Book Publishers Misguided Complaints About Scribd

from the sensationalism-at-work dept

If you're a bored journalist, it's easy to create a sensationalistic story about "piracy." Just find some pre-internet industry that's dealing with the shift to online content, get a few quotes about how awful "pirates" are, and then find a company to blame for all of it. That seems to be what the Times of London did with its story about publishers freaking out over people uploading books to Scribd. Scribd responded by pointing out numerous factual errors in the original article (specifically the parts that seem to try to place the blame on Scribd, despite it being a third party platform that actually has a pretty advanced anti-infringement system in place). However, this is the quote that struck me:
Peter Cox, a literary agent and editor of the Litopia blog, said: "These people are pirates. We don't have to give in to this. We can't afford to make the same mistakes the music industry did."
Apparently Mr. Cox hasn't been paying attention. The "music industry" (he means the recording industry) didn't give in on this. It fought it consistently. And lost pretty much every battle -- often making things worse for itself by simply never adjusting to the changing marketplace. So, Cox's response is to follow their exact mistakes by "fighting" this? That's exactly the mistake that the music industry made.

Instead, he might want to take a look at what folks like Paulo Coehlo discovered when he "pirated" his own books and saw sales jump. Or what Baen books has done. Or what tons of authors have found after they put their books online for free and combined it with a smart business model. Otherwise, Mr. Cox is making the exact mistake the recording industry made while thinking (incorrectly) that trying to "stop piracy" is somehow a workable solution.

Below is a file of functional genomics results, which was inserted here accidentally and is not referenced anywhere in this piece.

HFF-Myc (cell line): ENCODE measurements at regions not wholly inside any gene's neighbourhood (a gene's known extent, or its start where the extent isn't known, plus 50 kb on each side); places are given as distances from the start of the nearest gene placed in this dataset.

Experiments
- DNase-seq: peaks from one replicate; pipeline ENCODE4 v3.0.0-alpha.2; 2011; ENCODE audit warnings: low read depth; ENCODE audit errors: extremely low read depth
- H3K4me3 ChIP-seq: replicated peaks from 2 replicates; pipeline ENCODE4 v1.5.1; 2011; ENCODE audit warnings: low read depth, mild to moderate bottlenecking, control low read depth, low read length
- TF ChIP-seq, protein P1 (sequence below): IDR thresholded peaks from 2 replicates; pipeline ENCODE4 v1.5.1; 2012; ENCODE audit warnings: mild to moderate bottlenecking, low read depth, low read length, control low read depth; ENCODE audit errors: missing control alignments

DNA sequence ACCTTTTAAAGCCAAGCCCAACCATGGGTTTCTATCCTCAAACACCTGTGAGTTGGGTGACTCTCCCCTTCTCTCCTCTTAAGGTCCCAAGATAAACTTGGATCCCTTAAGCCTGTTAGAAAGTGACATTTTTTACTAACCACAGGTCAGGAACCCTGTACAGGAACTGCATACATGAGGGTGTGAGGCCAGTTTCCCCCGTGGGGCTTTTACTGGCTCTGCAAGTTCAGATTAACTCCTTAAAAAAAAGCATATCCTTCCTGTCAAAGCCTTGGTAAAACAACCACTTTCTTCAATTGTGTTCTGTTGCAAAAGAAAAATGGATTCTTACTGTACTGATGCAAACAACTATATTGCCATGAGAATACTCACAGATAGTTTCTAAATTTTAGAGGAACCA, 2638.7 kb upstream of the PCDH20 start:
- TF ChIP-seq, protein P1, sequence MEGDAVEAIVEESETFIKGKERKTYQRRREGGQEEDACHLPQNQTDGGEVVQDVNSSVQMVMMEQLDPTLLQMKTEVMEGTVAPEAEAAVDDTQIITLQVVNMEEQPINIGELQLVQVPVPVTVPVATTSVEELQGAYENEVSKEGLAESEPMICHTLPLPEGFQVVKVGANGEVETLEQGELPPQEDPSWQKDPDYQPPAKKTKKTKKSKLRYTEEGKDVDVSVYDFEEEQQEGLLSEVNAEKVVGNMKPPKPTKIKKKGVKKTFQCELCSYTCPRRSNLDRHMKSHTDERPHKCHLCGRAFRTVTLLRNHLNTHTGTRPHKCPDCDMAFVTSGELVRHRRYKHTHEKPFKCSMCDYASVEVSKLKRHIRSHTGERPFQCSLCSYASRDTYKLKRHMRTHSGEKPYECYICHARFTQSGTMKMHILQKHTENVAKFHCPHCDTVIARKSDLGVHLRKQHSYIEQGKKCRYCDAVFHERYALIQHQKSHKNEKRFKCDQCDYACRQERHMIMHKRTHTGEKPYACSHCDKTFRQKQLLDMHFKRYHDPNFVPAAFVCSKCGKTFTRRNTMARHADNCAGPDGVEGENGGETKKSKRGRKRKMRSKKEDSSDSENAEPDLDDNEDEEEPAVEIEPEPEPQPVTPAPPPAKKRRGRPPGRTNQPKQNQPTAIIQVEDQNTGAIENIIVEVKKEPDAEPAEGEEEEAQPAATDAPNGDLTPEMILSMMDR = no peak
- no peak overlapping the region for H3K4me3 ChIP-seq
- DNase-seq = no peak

Filed Under: books, piracy, publishers, publishing
Companies: scribd


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  1. identicon
    Peter Cox, 1 Apr 2009 @ 2:57pm

    “Did the author use their bandwidth or equipment to bring the user that copy? No? Then they didn't take money directly from the writer.”

    If you steal someone’s property - in this case, intellectual property- then you have stolen something of value from them. Disagree?

    I suggest you learn something about the long, hard struggle authors have had to be paid for their work. It’s an enlightening history - involving, amongst many others, Mark Twain and Charles Dickens. Please educate yourself.

    “Except for the very few full-time, career, freelance writers out there, most writers write with no expectation, let alone any guarantee, of being paid”

    This is nearly risible. Your essential argument, if one can call it such, seems to be:

    • Most writers aren’t paid
    • Therefore, no writer should be paid.

    Apologies, but your logic escapes me.

    And just where does this end, in your utopian existence? Clearly, writers should not be paid for their work. But what about programmers? They produce IP – maybe they shouldn’t be allowed to earn anything, too. And people who run websites like Techdirt? Nope, they shouldn’t be allowed any remuneration, either.

    An interesting world, certainly. You and Josef Stalin would be very happy there.

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